If you own a dog, creating a beautiful, safe yard is more challenging than it would be otherwise. Fortunately, by making a few landscaping and design changes in your yard, you will be able to enjoy many more years outside with your dog.
Is Urine Burn a Problem?
Urine burn is a result of the high levels of nitrogen in a dog's urine. Obviously, bigger dogs have larger amounts of urine, so owners of big dogs will see the problem more than owners of a smaller breed will.
If your yard is now yellow or faded in the area where your dog voids his bladder, it's a good idea to ask your veterinarian if changing your dog's diet to one that is higher in protein is appropriate. Diets that are higher in protein will produce less nitrogen in their urine. You can also water down the urine after your dog is done, to dilute the nitrogen and prevent more significant damage.
If the problem continues, you can consult with your landscaper (such as Affordable Cuts) about replacing the existing grass with perennial ryegrasses and fescues..Those types of grass are known to be hardier and more resistant to nitrogen.
Do You Know What Common Plants are Toxic to Dogs?
If your dream yard has a complex vegetable or flower garden, it is crucial to know which plants should never be grown in a yard when you own a dog. There are many plants that can harm your canine, but below are a few of the most common.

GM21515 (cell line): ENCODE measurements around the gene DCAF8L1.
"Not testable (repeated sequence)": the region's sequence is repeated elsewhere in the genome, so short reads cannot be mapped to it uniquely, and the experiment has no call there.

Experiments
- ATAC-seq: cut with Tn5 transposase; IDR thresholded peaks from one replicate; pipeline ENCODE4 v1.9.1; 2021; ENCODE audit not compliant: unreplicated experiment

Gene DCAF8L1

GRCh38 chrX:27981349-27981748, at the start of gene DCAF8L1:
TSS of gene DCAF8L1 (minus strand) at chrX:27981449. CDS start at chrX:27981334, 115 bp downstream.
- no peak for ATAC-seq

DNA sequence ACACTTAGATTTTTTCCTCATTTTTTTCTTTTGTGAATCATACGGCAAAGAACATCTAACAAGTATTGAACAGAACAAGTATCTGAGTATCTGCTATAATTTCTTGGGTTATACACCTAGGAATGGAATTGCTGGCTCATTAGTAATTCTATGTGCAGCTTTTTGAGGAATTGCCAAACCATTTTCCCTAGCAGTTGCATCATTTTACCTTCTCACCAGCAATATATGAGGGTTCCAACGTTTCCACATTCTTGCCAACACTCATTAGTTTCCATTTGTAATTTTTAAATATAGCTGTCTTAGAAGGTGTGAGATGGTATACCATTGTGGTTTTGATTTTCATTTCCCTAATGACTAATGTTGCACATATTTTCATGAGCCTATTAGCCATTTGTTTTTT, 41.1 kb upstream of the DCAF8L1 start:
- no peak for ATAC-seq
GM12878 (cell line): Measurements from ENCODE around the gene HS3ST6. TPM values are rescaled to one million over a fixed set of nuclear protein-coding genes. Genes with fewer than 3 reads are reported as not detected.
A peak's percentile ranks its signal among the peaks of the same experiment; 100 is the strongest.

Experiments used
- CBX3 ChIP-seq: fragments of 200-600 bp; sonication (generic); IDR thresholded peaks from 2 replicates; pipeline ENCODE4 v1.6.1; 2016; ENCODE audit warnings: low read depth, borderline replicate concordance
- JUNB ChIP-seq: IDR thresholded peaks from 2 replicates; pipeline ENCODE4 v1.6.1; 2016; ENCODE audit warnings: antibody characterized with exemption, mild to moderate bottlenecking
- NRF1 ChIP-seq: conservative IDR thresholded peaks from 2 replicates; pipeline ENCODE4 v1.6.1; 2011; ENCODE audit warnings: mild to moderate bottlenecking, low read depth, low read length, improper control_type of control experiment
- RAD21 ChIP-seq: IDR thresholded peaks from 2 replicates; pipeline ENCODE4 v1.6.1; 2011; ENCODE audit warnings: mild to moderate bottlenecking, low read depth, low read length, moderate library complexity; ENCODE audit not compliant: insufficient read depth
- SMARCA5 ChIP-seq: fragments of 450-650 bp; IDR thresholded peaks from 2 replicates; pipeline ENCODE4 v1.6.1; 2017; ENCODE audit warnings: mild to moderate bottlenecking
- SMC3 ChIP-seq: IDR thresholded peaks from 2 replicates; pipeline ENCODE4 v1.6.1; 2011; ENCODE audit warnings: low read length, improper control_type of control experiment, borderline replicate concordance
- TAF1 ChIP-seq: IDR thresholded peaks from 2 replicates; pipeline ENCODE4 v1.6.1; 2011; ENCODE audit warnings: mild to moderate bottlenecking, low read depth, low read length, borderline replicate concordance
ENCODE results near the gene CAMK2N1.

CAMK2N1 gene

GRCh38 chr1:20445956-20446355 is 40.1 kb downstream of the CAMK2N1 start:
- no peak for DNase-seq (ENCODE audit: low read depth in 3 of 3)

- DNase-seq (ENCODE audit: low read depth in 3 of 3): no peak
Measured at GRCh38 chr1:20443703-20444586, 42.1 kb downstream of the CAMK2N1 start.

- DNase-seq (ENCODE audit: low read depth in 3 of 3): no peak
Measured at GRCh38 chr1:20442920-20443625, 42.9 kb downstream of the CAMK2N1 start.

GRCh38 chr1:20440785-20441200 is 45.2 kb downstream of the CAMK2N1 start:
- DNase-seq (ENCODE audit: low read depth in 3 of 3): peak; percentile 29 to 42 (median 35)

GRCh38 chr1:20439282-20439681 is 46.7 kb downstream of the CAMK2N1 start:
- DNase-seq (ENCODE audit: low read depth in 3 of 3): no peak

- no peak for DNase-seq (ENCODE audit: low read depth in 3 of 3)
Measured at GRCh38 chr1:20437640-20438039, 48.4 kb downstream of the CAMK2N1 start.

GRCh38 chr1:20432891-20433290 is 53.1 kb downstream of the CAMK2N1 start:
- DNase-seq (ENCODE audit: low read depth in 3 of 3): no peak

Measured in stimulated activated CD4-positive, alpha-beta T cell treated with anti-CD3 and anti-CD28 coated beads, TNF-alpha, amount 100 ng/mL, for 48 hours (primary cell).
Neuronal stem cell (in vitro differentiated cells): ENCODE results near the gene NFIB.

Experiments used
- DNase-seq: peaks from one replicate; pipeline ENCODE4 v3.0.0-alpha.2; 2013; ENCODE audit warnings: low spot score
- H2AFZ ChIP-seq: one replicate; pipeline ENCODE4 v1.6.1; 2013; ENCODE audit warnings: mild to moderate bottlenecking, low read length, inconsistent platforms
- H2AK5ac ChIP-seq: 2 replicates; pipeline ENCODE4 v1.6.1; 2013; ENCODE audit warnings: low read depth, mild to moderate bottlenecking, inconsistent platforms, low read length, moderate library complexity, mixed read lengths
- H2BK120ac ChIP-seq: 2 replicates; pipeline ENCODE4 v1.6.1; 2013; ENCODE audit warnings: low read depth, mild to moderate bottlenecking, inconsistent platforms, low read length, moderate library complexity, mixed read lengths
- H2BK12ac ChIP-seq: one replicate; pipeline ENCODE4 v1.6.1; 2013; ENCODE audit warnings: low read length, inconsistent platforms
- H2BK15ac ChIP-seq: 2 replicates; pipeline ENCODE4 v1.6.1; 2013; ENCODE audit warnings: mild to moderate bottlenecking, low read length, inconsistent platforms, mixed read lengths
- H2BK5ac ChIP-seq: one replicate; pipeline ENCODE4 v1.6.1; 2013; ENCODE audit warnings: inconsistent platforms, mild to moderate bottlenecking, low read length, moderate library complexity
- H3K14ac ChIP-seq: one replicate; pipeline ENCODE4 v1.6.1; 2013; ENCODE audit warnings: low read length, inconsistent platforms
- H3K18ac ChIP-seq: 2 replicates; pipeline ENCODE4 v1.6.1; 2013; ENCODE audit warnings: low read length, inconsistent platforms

The aloe vera plant is a beautiful plant with green stalks that carry aloe. Aloe is used topically for sunburns and to protect wounds on humans for many years. Unfortunately, if your dog ingests it, they are prone to diarrhea, vomiting and severe shaking that resembles a convulsion.
Daffodils are often one of the first blooms since in the spring and are easy to spot, because of their bright yellow petals and quick growth. However, your dog will be poisoned by the toxicity of the alkaloids. The symptoms of daffodil poisoning include excessive drooling, seizures, vomiting, diarrhea and in severe cases, death.
Lilies are also a popular flower and are often planted in the yard, after Easter. If your dog eats certain types of lily, they will soon throw up, have very loose stools, lose their appetite and even show signs of depression. Although all lilies are not poisonous to your dog, it is best to avoid the use of them in your landscaping entirely, to avoid the possibility of a problem.
In conclusion, an experienced landscaper will have recommendations for your yard that make the area safe and usable for everyone in your family, including your canine. If you are willing to make some minor changes, you will never have to wonder how safe your pet is outside.